My mom snuggled into her navy Balmacaan raincoat and said: “O God, we’re going to get so damn wet in these raincoats! It’s just pouring. Then she turned to me decked out in my raincoat and said: “Try not to be a clown in the rain, Bozo. I know you love your raincoat, but the rain is pouring hard with no let up and you are going to get very wet no matter what. Just burrow into your raincoat and try to keep as dry as you can”, her tone of voice now lightening up. “Come on, let’s go out in the rain.
We got ourselves and our wet raincoats into the car. Mom would typically drive us to school in the morning and after lunch. We would have to walk home at 11:45 for lunch and then at the end of the school day at 2:45. The walk home at lunch was quick - about 20 minutes and at the end of the school day, usually walking home with classmates and friends - the walk took significantly longer. We also had to wait at guarded crossings to cross some busy streets. Even with being driven to school my brother and I were still going to get very wet going up the sidewalk. My younger brother had a longer walk to his first-grade class. The fifth-grade classroom was somewhat closer.
We arrived at school and Paul and I got out but not before mom reminded me to rely on my raincoat. “You’re going to get very wet but that’s OK. Just burrow down into your raincoat and don’t worry if you get soaked. The rain will not come through the winter liner And we can always get the raincoat dry again at lunchtime in the furnace closet. Look at this rain pouring down. It’s like a nor’easter in Maine. OK guys, good luck and make a run for it.
Mom seemed somewhat distracted. She certainly liked dressing me in my raincoat this morning. I noticed how with as much equal relish as I, she burrowed into her raincoat. All the while she spoke to me about soaking my raincoat, I knew that she was going to go out on several errands and soak her raincoat as well. You didn’t notice it as much in a normal rain, but when it was a downpour like this you saw how much she loved heavy rain. If there were a contest to see who had the most soaked raincoat, she could compete with anyone. I was lucky to have her for a mom.
I wasn’t going to run to class and risk falling in the heavy rain but I hunkered down into my raincoat and noticed how dismal the conditions were. It was a very dark morning and the skies were a dark leaden color. The brightest thing in the whole scene was the parade of students that I joined who were wearing yellow slickers and helmet hoods going up the sidewalk. About 30 yards away on another sidewalk going across the great front lawn of the school was an even larger number of sixth graders wearing many more slickers and helmet hoods. The distant yellow slickers looked huge on the sixth graders and I could tell that they were already drenched by cascades of rain on their long walk to school. It looked like they just spent an hour under a fire hose, and they were not happy about it. The sixth graders besides being big were a tough crew and I could overhear several of them grunt, groan, and even curse the pouring heavens and their raincoats as they walked up the sidewalk making great jostling noises with their slickers. “I just want to rip this raincoat off.” “Ugh! I’m dressed for a hurricane and I’m still frigging wet.” And “this raincoat blows” or “Thank God I only have to wear this cornball raincoat when it rains like this” or “My mom thinks this raincoat is going keep me dry. Yeah right. Ugh!” were just some of what I heard from the sixth graders. Like I said, a tough crew… I would have loved to have been a fly on the wall to hear some of the mothers an hour earlier forcing some of those streetwise kids into their slickers in the face of much resistance. “Wear the damn raincoat!” At school whenever there was all-day heavy rain, I had great fun taking note of the classmates in raincoats who otherwise never wore them. And from my brother and my sisters, I knew what lay ahead of these sixth graders on any morning of heavy rain when they reached junior high next year. Put on your big boy raincoats and your big girl slickers next year guys and gals. You’ll appreciate them then. Get ready for the wet down.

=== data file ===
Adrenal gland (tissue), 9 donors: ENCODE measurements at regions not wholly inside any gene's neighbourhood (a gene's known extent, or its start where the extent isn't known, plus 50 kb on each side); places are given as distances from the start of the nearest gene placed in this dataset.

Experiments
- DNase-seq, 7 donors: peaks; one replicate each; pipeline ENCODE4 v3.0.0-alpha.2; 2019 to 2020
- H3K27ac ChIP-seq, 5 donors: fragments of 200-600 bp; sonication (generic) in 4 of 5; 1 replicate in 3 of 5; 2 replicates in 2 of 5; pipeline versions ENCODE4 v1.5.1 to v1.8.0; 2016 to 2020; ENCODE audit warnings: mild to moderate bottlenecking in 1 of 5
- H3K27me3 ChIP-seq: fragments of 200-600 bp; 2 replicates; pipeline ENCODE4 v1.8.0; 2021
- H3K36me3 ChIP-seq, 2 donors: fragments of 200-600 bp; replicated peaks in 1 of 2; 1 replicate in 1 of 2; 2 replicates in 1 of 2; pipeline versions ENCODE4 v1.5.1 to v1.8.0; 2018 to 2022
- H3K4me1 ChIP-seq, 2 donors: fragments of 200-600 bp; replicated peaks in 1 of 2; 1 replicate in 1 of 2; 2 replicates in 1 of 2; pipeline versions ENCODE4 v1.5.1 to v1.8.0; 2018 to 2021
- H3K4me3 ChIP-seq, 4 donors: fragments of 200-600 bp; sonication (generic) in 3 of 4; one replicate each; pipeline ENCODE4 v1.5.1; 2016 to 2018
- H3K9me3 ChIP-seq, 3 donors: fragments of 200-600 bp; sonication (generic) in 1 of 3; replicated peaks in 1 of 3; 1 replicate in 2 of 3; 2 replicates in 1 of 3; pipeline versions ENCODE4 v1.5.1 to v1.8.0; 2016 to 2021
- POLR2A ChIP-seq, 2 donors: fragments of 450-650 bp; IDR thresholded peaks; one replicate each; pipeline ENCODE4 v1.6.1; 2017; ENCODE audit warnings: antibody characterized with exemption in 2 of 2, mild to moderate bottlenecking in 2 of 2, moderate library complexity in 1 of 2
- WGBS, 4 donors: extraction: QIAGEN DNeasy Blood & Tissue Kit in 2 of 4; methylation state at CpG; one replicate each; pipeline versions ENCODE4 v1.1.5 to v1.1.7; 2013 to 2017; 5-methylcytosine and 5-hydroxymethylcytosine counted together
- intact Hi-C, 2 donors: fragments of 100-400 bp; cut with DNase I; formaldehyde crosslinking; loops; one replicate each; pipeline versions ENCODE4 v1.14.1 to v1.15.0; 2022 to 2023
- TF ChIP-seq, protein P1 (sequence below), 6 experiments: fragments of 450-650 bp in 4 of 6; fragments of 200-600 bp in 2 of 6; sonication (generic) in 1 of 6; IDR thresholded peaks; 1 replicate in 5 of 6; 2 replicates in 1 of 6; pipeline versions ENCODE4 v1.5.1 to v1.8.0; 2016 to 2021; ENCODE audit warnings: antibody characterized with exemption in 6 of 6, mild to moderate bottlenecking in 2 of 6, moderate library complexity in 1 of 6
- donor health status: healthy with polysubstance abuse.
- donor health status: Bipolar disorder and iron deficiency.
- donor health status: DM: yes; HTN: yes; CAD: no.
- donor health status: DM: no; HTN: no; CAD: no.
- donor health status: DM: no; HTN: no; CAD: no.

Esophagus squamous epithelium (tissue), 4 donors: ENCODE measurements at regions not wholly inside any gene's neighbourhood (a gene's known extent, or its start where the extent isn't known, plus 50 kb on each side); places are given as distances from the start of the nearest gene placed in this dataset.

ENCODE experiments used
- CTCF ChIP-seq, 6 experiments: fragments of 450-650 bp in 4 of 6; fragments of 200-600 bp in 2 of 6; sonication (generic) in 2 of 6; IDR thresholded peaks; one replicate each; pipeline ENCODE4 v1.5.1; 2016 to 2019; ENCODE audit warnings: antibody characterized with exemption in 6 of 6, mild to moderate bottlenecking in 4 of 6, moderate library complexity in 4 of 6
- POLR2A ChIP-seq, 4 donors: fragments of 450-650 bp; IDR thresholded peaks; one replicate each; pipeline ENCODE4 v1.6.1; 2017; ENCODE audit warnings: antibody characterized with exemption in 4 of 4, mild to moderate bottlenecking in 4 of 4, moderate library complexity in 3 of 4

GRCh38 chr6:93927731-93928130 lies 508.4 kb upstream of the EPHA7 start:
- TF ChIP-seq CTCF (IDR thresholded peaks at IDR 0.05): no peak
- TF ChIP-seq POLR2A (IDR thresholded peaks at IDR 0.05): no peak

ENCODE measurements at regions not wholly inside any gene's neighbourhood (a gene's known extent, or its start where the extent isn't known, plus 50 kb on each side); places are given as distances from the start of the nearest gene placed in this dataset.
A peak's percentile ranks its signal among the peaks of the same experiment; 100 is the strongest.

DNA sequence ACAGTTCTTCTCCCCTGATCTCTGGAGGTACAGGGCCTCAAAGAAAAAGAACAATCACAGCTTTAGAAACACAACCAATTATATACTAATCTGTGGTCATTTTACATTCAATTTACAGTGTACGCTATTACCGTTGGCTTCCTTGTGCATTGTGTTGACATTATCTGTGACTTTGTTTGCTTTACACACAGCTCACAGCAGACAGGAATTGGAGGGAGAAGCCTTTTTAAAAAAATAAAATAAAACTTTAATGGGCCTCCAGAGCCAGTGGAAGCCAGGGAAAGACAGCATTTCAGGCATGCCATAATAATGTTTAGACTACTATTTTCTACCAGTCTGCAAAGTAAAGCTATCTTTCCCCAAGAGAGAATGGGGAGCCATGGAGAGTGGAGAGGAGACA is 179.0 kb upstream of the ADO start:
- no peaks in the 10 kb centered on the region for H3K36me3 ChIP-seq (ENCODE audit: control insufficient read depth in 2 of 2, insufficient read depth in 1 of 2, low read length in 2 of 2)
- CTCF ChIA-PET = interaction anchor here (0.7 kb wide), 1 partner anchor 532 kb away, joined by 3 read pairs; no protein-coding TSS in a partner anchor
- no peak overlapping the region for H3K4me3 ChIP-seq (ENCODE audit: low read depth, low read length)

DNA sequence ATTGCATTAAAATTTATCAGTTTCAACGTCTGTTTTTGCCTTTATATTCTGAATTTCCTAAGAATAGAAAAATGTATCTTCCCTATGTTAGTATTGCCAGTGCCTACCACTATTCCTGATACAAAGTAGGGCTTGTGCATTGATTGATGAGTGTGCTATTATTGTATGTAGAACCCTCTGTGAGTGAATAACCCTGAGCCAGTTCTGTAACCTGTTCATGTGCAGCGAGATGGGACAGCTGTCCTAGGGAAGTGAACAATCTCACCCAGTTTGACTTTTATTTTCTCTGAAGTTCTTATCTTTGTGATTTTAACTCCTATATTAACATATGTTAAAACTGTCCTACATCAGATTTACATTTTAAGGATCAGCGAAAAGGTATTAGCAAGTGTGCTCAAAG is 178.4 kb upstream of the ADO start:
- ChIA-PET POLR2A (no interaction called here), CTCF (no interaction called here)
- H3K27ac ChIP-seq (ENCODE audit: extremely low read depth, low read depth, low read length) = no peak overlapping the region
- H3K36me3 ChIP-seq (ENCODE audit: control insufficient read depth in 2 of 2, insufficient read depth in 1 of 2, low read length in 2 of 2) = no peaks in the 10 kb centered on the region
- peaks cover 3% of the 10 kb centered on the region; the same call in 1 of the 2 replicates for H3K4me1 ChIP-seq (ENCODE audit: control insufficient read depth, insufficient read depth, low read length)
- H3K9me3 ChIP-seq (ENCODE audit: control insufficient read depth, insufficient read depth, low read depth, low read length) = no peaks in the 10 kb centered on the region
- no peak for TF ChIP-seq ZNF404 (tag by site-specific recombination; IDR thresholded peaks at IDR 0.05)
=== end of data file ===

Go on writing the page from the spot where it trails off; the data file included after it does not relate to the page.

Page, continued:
Closer to me, I could see that the rubber raincoats on my fifth grade classmates also had the added allure of being glistening wet. The rain was blinding and pelting in a downward wind-driven diagonal. Still, the rain was not yet at its predicted full force. But taking in the sight of all the students in their long billowing yellow rubber rain slickers and helmet hoods hulking under the diagonal slanting rain already made my day. This wondrous image of yellow slickered brigades of students dashing up the sidewalk through waves of sadistic drenching rain would be etched forever in my memory.
Coming up under the overhang of the school entrance, the rain buffeted at the shoulders of my raincoat. I was wet but unlike those in the slickers who walked all the way to school, my raincoat was just very wet, but not totally saturated. Inside school the teachers saw all of us in our streaming wet raincoats and said to us: “It’s a day for the raincoats!” or “I’m glad you are all in your raincoats today. You are well-dressed for this downpour!” One teacher joked at us: “you don’t just need raincoats; you need scuba suits. It is just like a hurricane out there” We took off our raincoats until we ran out of space on the coat hooks in the back of the room and then some of us had to drape their coats over the backs of our chairs. Some of my classmates mentioned to me again that I looked like a lawyer in my raincoat and briefcase.
I looked around the room at the class of almost 30 students and only three or four of us were not wearing raincoats. Among the girls I was surprised that almost half were wearing trench coats including some whose heavy plaid cloth raincoats and matching hats dated from the late 1940’s, a vintage hand-me-down from their mothers or aunts. The rest of the girls were in girl’s vinyl printed raincoats or rubberized canvas benchwarmer rain parkas like that worn by my younger brother. One other boy was in a black Balmacaan raincoat like mine. Another boy was in a black rubber slicker with the brass clasps. The rest of the boy’s raincoats were divided evenly between glistening wet yellow rubber slickers with helmet hoods or very drenched canvas benchwarmer raincoats. Raincoats now hung up or draped to dry them out, we were able to begin schoolwork as the rain continued to come down heavily outside the windows.
The End of Part One
Stories and fantasies about rainwear.